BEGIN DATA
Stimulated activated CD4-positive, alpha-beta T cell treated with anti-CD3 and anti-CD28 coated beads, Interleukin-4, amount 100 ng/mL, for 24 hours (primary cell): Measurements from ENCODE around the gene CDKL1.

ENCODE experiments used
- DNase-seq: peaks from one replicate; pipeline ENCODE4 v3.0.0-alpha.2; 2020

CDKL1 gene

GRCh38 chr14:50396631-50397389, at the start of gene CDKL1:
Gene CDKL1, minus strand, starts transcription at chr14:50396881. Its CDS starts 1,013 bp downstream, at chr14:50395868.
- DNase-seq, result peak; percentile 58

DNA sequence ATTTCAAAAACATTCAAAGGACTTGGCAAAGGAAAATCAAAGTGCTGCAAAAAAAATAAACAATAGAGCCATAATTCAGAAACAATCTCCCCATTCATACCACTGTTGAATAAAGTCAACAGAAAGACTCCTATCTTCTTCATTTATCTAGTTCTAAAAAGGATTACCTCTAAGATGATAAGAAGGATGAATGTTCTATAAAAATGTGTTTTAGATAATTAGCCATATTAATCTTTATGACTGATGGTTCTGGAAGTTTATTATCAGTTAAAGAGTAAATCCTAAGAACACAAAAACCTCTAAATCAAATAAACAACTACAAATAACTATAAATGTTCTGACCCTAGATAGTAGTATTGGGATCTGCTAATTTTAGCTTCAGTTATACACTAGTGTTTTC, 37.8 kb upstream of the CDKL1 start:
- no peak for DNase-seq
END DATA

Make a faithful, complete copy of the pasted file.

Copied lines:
Stimulated activated CD4-positive, alpha-beta T cell treated with anti-CD3 and anti-CD28 coated beads, Interleukin-4, amount 100 ng/mL, for 24 hours (primary cell): Measurements from ENCODE around the gene CDKL1.

ENCODE experiments used
- DNase-seq: peaks from one replicate; pipeline ENCODE4 v3.0.0-alpha.2; 2020

CDKL1 gene

GRCh38 chr14:50396631-50397389, at the start of gene CDKL1:
Gene CDKL1, minus strand, starts transcription at chr14:50396881. Its CDS starts 1,013 bp downstream, at chr14:50395868.
- DNase-seq, result peak; percentile 58

DNA sequence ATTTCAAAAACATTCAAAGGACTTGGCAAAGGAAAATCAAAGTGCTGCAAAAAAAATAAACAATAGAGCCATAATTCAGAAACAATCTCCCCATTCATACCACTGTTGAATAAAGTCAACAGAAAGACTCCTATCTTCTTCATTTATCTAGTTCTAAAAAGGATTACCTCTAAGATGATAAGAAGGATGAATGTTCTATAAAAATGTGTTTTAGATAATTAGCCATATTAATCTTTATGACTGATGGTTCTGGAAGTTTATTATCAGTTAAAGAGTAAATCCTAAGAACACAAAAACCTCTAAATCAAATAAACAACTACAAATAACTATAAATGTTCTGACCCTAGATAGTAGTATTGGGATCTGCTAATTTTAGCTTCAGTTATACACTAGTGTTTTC, 37.8 kb upstream of the CDKL1 start:
- no peak for DNase-seq